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Windows Vista Ultimate OEM


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HERE is the Office 2007 prices, however I will never ever use Overcockers again after they messed me around few times on orders, so be weary of them is all I say.
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Getting around OEM isn't hard for retailers. Take Newegg for example - if you don't buy anything with an OEM piece of software, they usually send it along with something like a spliced piece of wiring that you really don't have any use for, but it is hardware.

-Spenser

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! wow !

Id be more likely to go for home premium @ ?78 - oh, and these OEMs are clean versions, but can only be activated on one machine (for teh noobs;)) ).

I hope these prices stick around - oh, and you dont need to buy hardware;))

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Problem is that you only get a 32-bit disk or a 64-bit disk. It would be nice to be able to choose between what version you wanted (and switch if nessecery)

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Problem is that you only get a 32-bit disk or a 64-bit disk. It would be nice to be able to choose between what version you wanted (and switch if nessecery)

Where's the problem? You'd have to be way past retarded to use 32bit Vista. By far the most stringent argument to switch over to Vista is 64bit, and if you take that away, there's hardly a really good reason left, so you could stay just as well with XP.

(And don't talk to me about?that?botched XP64, it's a bad joke).

Besides that, I'd rather take Vista Business Oem - much cheaper than Ultimate Oem?(only?~2/3 price) and not as much superfluent stuff.

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Where's the problem? You'd have to be way past retarded to use 32bit Vista. By far the most stringent argument to switch over to Vista is 64bit, and if you take that away, there's hardly a really good reason left, so you could stay just as well with XP.

(And don't talk to me about that botched XP64, it's a bad joke).

Besides that, I'd rather take Vista Business Oem - much cheaper than Ultimate Oem (only ~2/3 price) and not as much superfluent stuff.

Are you kidding me?

64bit is still in it's infancy for normal desktop users.

Unless you are actually USING the 64bit addressing the os is actually WORSE than the 32bit version, especially when it comes to driver support and overall performance.

And you should read before you start calling people "retarded".

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Are you kidding me?

64bit is still in it's infancy for normal desktop users.

Unless you are actually USING the 64bit addressing the os is actually WORSE than the 32bit version, especially when it comes to driver support and overall performance.

And you should read before you start calling people "retarded".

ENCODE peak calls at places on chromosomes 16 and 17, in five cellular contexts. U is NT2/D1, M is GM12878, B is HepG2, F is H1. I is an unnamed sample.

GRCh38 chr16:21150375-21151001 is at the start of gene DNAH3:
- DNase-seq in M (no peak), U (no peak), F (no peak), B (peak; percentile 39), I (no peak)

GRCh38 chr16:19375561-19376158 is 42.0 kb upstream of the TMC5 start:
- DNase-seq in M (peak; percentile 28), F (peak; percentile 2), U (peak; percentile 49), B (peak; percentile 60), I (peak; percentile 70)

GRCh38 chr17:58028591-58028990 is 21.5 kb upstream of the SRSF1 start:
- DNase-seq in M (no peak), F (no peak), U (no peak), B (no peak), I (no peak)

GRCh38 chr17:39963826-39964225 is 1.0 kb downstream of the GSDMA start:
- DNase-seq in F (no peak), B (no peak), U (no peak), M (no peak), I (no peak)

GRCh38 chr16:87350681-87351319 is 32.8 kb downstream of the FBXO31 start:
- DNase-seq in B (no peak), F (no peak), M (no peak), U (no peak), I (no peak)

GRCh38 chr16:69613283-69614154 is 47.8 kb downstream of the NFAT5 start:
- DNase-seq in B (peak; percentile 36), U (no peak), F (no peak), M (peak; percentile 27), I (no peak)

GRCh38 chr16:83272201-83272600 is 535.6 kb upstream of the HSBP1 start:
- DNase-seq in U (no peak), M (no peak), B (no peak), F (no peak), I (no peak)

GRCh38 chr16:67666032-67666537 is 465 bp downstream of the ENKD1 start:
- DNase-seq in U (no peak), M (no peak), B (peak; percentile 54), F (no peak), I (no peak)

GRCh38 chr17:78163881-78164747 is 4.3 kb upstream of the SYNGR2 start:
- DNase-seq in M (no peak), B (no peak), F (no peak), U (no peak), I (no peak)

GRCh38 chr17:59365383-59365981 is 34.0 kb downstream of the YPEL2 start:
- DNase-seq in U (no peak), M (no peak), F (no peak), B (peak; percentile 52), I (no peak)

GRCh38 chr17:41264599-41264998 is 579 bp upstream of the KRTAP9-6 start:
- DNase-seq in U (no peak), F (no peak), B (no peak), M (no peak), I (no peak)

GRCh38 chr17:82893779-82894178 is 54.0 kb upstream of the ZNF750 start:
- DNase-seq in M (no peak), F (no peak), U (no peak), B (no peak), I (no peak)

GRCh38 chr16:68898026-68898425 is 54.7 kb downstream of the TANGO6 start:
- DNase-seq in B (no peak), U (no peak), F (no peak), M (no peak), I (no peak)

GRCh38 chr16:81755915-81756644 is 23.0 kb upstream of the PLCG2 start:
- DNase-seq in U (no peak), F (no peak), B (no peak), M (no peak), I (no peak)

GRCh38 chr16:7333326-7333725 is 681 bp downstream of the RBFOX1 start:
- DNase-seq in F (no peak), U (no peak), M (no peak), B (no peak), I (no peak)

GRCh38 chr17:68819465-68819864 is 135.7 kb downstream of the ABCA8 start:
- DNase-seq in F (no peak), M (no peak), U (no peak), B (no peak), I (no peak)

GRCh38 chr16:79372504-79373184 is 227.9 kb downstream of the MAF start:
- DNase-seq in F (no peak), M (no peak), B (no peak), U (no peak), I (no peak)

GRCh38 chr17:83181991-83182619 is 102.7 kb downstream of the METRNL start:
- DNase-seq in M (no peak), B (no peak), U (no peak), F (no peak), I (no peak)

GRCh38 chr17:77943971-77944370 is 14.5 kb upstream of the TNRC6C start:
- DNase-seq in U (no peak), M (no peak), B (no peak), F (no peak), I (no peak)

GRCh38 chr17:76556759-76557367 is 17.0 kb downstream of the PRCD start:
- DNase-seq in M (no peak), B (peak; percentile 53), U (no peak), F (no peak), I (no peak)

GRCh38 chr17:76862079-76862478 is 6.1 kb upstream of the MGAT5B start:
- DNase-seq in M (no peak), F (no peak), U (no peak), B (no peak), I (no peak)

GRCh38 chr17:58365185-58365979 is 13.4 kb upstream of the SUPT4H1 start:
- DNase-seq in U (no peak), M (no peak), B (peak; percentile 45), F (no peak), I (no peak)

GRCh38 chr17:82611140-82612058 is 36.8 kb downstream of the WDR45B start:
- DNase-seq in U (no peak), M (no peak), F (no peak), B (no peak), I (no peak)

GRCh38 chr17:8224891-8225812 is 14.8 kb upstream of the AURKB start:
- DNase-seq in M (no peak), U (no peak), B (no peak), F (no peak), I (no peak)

Before i switched to Vista Ultimate x64 i was using XP x64 and i find it to be a little snappier than the x86 flavours mainly due to the better IO performance, anybody who says it's worse clearly hasn't gave it a fair go. On the four of my PC's the only driver problem i had was with a netgear WG111T wireless USB adaptor on the kids PC and to be fair it was crap anyway so i replaced it. Also taking in to account the kernel patch guard which makes the OS more secure and more stable is enough on it's own to make me choose x64.

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I'm planning on getting Ultimate or Home Premium. I wish it was 300 USD for Ultimate non-upgrade and 150 for Home Premium. I'm staying with 32bit because of compatibility of programs and drivers until both are equally equal in both. BTW, would an OEM copy of Windows work with a custom built PC?

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OC is just round the corner from me :)

I get my student loan next week :) Woooo

Ultimate 64 here I come :)

If it's this cheap for an OS at OEM I have no need to get a pirated copy.

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Where's the problem? You'd have to be way past retarded to use 32bit Vista. By far the most stringent argument to switch over to Vista is 64bit, and if you take that away, there's hardly a really good reason left, so you could stay just as well with XP.

(And don't talk to me about that botched XP64, it's a bad joke).

Besides that, I'd rather take Vista Business Oem - much cheaper than Ultimate Oem (only ~2/3 price) and not as much superfluent stuff.

Wow, I have never met someone so... ignorant! 64-bit Vista may be good in time, but there's no way you can say the 32-bit version isn't more developed (driver-wise). And honestly, I don't see why people are so caught up in getting a 64-bit OS. The only REAL advantages are from having the CPU play with 64-bit numbers at a time instead of 32-bit (only useful for programs with lots of math) and addressing more than 4GB of RAM on one system.

How many enthusiasts have more than 4GB of RAM?? Heck, how many enthusiasts even HAVE 4GB of RAM? And those 64-bit programs that are everywhere? Yeah, not here buddy!

To me, driver support is much more important than having an insane amount of RAM or massive number crunching. Come back to be when that problem is solved. :whistle:

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